McHenry County Board chairman says Republican Party's coroner pick not qualified, an attempt to politicize office

Franks vows to professionalize, not politicize coroner's office

A total of nine candidates, including a former McHenry County Board member, have applied to replace former McHenry County Coroner Anne Majewski, who resigned in March to address ongoing health complications.

McHenry County Board Chairman Jack Franks said whoever the board ends up appointing to serve as county coroner will be eminently qualified for the job. However, Franks said one candidate – the McHenry County Republican Party's pick for the position Michael Rein – is not qualified.

"I want to professionalize the office and depoliticize our government," Franks said.

Majewski was first elected coroner in 2012 and was reelected in 2016. Her current term was set to expire in 2020.

In April, the McHenry County Board declared a vacancy within the coroner’s office. Since then, McHenry County Sheriff Bill Prim has served as interim coroner with David Devane, the sheriff’s office’s chief administration officer, assisting.

Coroner applicants include Rein of Woodstock, Patricia Bogard of Island Lake, Shannon Havenhill of Crystal Lake, Richard Jackson of Crystal Lake, Mark Justen of McHenry, Lisa Maire of Wonder Lake, Orlando Portillo of Richmond, Teresa Steph of Cary and Edith Varga of Richmond.

Coroners are the conservators of peace and in the performance of their duties as such, they shall have the same powers as the county sheriff, according to Illinois statute.

Other duties include investigating the death of any ward of the state, conducting public and community education programs, issuing death certificates and handling office finances.

Rein, a chiropractic doctor who served on the County Board from 2014 to 2018, said his medical background, critical-thinking skills and experience on the County Board make him the right candidate.

“Majewski set a high standard for McHenry County being an M.D., and I want to continue that higher standard for McHenry County and the taxpayers,” Rein said.

Rein was unanimously chosen by the McHenry County Republican Party as the party’s pick for coroner, according to a news release sent June 12.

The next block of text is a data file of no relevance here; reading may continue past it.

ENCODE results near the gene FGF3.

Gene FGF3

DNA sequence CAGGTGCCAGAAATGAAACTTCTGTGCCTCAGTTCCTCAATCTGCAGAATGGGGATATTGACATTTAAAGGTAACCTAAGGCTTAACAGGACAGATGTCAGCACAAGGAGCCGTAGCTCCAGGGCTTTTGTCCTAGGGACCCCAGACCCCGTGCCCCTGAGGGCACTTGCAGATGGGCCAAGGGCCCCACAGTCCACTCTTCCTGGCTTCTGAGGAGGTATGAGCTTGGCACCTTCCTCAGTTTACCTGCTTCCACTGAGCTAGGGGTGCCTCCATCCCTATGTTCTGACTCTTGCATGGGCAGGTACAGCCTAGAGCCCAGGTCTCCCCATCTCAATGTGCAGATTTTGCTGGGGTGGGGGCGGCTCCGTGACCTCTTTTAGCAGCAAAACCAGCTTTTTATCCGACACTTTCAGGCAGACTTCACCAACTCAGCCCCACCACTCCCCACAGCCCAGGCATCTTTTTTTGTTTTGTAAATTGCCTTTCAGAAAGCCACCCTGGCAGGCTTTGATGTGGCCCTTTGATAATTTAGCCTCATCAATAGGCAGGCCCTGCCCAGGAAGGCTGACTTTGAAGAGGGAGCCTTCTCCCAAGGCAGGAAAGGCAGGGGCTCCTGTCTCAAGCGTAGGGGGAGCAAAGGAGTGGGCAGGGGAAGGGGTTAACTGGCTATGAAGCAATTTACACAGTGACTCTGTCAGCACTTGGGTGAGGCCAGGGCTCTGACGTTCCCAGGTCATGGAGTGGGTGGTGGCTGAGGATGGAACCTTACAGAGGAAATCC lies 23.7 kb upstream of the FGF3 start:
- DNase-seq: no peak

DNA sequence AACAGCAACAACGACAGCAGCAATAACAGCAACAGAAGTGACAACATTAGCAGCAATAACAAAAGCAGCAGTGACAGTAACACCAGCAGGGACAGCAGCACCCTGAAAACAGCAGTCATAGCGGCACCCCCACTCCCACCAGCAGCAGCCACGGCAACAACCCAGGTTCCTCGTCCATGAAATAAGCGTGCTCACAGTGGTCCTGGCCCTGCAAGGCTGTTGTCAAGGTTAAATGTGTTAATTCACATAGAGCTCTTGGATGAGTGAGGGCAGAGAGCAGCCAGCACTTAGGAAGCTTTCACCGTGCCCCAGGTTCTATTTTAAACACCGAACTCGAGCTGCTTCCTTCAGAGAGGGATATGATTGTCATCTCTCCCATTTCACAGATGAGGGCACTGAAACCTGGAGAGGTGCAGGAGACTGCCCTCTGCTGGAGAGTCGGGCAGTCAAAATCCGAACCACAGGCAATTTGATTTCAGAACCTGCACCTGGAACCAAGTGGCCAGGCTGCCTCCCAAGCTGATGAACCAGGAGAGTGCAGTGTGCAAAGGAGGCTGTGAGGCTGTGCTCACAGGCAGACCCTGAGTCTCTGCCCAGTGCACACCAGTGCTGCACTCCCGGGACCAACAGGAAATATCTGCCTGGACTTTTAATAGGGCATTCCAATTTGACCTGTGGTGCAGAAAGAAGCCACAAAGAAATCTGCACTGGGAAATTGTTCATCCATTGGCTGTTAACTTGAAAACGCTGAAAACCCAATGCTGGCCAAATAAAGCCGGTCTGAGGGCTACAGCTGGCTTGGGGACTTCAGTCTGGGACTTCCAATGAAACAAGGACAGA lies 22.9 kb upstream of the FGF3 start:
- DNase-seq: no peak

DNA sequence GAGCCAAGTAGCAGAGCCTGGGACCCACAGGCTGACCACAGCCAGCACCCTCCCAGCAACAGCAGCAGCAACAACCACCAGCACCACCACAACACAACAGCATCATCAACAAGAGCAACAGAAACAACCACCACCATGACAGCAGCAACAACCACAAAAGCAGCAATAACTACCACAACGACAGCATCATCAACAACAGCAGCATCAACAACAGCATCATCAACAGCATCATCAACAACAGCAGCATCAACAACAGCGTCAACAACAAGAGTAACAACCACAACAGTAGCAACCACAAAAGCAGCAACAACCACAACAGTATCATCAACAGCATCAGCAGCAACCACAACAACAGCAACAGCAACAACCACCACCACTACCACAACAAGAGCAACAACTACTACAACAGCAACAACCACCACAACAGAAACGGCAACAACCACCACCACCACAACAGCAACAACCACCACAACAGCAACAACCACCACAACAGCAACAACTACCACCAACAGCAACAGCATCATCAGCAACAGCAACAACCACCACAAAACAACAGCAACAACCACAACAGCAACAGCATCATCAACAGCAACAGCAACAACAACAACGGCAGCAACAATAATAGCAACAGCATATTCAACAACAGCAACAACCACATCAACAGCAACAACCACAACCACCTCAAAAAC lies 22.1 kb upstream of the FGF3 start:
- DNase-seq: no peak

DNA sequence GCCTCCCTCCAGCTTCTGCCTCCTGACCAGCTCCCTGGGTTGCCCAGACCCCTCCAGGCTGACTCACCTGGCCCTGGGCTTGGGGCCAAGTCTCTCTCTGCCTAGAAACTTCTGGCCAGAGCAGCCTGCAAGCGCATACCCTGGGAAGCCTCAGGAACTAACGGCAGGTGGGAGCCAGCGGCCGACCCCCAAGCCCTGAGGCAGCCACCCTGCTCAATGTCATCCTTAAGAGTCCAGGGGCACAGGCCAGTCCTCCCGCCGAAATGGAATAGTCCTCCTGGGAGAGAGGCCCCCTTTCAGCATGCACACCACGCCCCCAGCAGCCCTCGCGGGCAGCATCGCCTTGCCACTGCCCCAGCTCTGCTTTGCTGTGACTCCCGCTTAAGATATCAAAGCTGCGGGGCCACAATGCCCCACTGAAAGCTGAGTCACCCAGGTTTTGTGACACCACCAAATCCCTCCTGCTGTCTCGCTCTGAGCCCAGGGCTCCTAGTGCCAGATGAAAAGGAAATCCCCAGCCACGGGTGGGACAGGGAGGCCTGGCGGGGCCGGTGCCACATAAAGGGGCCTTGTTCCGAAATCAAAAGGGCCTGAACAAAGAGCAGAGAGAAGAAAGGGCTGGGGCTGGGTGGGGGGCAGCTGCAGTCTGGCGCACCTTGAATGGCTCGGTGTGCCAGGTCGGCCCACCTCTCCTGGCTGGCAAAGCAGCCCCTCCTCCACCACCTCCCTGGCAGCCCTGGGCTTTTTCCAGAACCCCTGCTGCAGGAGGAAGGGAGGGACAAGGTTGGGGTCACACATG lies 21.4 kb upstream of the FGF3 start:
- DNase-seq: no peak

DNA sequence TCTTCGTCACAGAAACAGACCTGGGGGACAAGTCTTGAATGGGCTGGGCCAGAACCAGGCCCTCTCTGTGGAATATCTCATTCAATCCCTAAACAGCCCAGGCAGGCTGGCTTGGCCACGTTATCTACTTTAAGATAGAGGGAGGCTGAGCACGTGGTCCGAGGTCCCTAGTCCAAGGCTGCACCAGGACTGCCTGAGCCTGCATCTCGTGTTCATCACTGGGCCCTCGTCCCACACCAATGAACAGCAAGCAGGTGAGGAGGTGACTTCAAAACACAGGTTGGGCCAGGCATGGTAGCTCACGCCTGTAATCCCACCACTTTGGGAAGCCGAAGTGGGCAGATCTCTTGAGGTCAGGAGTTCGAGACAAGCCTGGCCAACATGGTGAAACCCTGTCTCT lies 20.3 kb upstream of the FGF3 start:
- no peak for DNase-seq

"During his tenure on the County Board, Dr. Michael Rein showed a strong desire to control expenses while continuing delivery of quality service. His attention to budget details and a commitment to service to the community is exemplary," said Diane Evertsen, chairwoman of the McHenry County Republican Central Committee. "We're very pleased that Dr. Rein has stepped forward to fill this vacancy and continue the professionalism and caring of Dr. Majewski."

The McHenry County Board chairman is responsible for naming a potential coroner candidate for board consideration.

Franks said nominating Rein, who has no background in pathology or forensic science, is an attempt to politicize the office. Because of that, Franks said he would not be bringing Rein forward for a full County Board vote.

“This is insider crony politics that I vowed to smash when I was elected,” Franks said.

Although he has received nine applications, Franks said he is waiting to hear an analysis of the coroner’s office before he sends out questionnaires.

“Under state statute, we have to name someone under 60 days [after a vacancy is declared], but there’s no penalty if you don’t, so I want to make sure that we get this right,” Franks said. “It’s too important of a job to play politics with.”

During the vacancy period, the sheriff’s office has been working with a medical consultant to perform a top-to-bottom evaluation of the coroner’s office.

McHenry County Administrator Peter Austin said the county won’t be paying more than $30,000 for the evaluation.

“It’s a very open-ended, broad review,” Austin said. “We wanted to use this time when we’re between coroners to have that opportunity.”

Austin added that he hopes to have the evaluation finished in July.